How Far Can Angels Ride Two Aces?

Jered Weaver turned in another dazzling performance last night, striking out eight and walking none in a complete game win over the Rangers. Weaver regained the major league lead in Season Score, a measure of a pitcher’s cumulative accomplishments, including innings pitched, strikeouts, and run prevention. Weaver’s 135 Season Score leaps past teammate Dan Haren’s 108, putting pressure on Haren to be equally good tomorrow night (the two have averaged identical Game Scores of 72 in their 9 starts). Weaver’s opponent last night, Matt Harrison, is third in the AL with a Season Score of 78.

The Angels broke a first place tie with Texas on Wednesday and stand 12-6 after 18 games. That’s a great place to be after one ninth of the season, but if we look a little deeper into that record, there are clues that it may be hard to sustain. On their current pace, the Angels would finish the season 108-54, the best record since the 2001 Mariners. Weaver and Haren would be 81-0 with a 1.19 ERA, 594 strikeouts, and 99 walks in 609 innings, while the rest of the team would be 27-54 with a 4.02 ERA.

We know Weaver and Haren aren’t going to sustain their combined ERA and that they’re not going to win every game they pitch. But for the moment, let’s assume they are as good as they have been at preventing runs. Even if they do keep up this pace from a run prevention and strikeout/walk ratio standpoint, there’s no way they’re going to pitch 609 innings. No pitcher has thrown 300 innings since Steve Carlton in 1980. No one’s even thrown 275 since Dave Stewart in 1988. It’s unlikely that they’ll keep throwing 7.5 innings per game and downright impossible that they’ll account for 81 of the team’s 162 starts.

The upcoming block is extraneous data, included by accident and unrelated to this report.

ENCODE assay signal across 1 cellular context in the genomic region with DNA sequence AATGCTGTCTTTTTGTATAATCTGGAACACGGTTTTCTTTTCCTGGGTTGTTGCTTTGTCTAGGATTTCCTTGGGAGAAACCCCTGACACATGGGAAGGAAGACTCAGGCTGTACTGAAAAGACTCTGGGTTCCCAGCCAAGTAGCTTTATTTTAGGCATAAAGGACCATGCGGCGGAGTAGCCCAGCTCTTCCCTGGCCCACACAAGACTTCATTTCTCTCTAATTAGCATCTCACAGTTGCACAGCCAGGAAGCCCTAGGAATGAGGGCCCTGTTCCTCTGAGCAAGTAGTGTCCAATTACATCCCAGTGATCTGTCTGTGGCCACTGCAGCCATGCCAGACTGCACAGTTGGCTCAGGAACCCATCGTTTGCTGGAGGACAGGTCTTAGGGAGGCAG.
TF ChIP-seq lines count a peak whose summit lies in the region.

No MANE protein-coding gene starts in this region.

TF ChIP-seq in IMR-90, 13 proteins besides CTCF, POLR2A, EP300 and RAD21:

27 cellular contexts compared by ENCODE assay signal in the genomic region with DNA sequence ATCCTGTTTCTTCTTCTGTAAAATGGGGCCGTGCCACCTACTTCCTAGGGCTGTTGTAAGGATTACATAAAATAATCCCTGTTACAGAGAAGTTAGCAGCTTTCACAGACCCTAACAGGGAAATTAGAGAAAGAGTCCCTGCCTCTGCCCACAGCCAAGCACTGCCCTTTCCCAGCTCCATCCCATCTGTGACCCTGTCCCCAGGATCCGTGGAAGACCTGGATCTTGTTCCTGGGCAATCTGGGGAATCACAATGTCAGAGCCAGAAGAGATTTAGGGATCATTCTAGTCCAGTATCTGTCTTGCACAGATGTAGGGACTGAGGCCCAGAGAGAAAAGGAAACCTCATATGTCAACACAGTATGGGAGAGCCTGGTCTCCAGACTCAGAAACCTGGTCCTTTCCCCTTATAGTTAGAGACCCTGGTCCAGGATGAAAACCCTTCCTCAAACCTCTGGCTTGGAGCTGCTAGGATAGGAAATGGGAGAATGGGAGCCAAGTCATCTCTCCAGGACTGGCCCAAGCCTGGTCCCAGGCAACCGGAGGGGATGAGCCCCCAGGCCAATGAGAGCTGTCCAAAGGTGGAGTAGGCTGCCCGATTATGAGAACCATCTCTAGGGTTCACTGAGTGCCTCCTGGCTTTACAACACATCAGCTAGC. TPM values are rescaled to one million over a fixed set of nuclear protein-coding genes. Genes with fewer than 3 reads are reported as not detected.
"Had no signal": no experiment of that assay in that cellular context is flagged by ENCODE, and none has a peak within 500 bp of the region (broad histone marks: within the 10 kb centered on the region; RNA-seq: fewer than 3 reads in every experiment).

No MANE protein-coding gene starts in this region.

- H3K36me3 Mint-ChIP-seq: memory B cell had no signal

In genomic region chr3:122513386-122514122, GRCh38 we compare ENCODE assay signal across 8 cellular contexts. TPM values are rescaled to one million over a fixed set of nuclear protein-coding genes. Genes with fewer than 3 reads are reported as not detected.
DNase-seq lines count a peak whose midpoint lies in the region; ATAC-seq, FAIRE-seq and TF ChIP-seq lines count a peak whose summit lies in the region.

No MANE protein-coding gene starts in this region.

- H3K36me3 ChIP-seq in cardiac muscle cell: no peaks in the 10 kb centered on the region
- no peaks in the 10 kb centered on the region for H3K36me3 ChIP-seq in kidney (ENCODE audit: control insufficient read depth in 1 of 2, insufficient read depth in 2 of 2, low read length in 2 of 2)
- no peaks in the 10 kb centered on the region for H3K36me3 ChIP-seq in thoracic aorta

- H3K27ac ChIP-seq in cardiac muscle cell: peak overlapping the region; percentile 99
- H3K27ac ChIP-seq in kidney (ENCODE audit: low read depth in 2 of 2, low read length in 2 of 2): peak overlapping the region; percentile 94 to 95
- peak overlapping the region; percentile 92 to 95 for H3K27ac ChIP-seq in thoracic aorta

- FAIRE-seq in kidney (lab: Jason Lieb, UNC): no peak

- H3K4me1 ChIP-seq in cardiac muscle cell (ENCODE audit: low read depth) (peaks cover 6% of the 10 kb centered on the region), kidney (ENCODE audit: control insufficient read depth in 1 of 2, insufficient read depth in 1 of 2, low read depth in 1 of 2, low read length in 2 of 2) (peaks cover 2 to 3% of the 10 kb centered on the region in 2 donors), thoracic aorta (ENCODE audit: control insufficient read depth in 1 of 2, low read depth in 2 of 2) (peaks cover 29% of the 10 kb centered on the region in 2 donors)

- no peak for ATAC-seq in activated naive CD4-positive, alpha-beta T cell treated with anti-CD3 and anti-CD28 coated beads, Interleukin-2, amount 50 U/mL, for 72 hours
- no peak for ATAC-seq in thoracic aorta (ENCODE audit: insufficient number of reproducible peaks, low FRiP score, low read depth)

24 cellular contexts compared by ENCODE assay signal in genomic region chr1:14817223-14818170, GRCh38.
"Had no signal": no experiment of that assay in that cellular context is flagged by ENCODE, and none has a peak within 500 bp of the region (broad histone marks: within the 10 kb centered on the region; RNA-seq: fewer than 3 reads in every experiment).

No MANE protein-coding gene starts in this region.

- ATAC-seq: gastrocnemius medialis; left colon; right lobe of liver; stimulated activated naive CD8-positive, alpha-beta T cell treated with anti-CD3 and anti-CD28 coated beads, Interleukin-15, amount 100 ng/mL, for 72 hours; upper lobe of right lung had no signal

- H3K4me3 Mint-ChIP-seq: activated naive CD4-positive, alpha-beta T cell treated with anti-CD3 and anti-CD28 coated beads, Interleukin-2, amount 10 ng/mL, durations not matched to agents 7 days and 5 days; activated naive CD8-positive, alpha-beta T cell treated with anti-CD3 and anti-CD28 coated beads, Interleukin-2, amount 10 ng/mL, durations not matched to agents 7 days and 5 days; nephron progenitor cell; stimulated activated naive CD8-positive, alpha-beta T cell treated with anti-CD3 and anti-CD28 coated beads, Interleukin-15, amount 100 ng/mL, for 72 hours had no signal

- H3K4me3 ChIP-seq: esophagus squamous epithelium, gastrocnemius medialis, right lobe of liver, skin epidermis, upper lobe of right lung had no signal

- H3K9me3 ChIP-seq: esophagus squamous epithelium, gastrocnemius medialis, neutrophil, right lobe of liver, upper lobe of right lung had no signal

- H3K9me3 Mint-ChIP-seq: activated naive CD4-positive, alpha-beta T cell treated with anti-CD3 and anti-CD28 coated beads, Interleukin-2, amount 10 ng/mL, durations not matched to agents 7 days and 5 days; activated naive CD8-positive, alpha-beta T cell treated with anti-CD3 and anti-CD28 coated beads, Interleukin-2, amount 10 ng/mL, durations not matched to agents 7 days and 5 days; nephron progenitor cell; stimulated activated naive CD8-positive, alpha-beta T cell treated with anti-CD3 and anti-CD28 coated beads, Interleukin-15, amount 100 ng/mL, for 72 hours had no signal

The Angels have used three off days early in the season to essentially employ a four-man rotation so far. With Scott Kazmir looking like a lost cause (five earned runs in 1 2/3 innings in his only start before hitting the DL after a miserable 2010), the Angels are looking to Tyler Chatwood and Matt Palmer (and their combined 11 strikeouts and eights walks in 22 2/3 innings so far) to hold down the fourth and fifth rotation spots, at least until Joel Piniero returns from the Disabled List. There are 1,296 innings left in the season and someone besides Weaver and Haren will probably pitch almost 900 of them. Ervin Santana (19 K/7 BB in 25 2/3 innings) has pitched, and will continue to pitch, better than his 0-2 record and 5.26 ERA (and his Season Score of 9) indicate. Beyond that, the Angels have a lot of question marks. Haren and Weaver are two of the best pitchers in the AL and at 30 and 28, respectively, are still enjoying their prime years, but they’ll both have a bad start here and there, and the Angels need more from the rest of the staff to stay in the hunt in the AL West.

There are two halves of every inning, and we can’t evaluate the Angels’ chances without taking a good look at their hitting as well. Howie Kendrick has come back to Earth some after a ridiculous start to the season, but still leads the team’s regulars with a .996 OPS. He won’t keep that up (his career OPS is .761), but he’s a good bet for a breakout season (maybe .300/.370/.470). Bobby Abreu is walking with a fury (16 in 78 plate appearances), and has a .410 OBP as a result. Expect him to keep that up and maybe boost his .365 slugging percentage with a few homers and doubles. After those two, there are no sure things in the Angel lineup (except the paychecks, of course). Torii Hunter enjoyd a bit of a rennaissance in 2009 and 2010 (7.4 total fWAR), but will turn 36 this summer and hasn’t been a 4-win player since 2002. Vernon Wells has a .538 OPS to-date and looks more like the 2009 version of himself (.711 OPS, 0 WAR) than last year’s 4-win player. Kendrys Morales still hasn’t played a game since breaking his leg last May, and Mark Trumbo and his .304 OBP through 17 games (an admittedly small sample) may not be ready for the major leagues.

Weaver and Haren have already been worth 2.5 marginal wins to the Angels this year. If they both pitch like 7-WAR aces all year, Kendrick keeps hitting, Morales comes back strong, and Santana and Piniero can lend some depth to the rotation, this team can hang with the Rangers and A’s in the AL West race. But as promising as early results have been, the Angels may be one injury away from a sub-.500 team.

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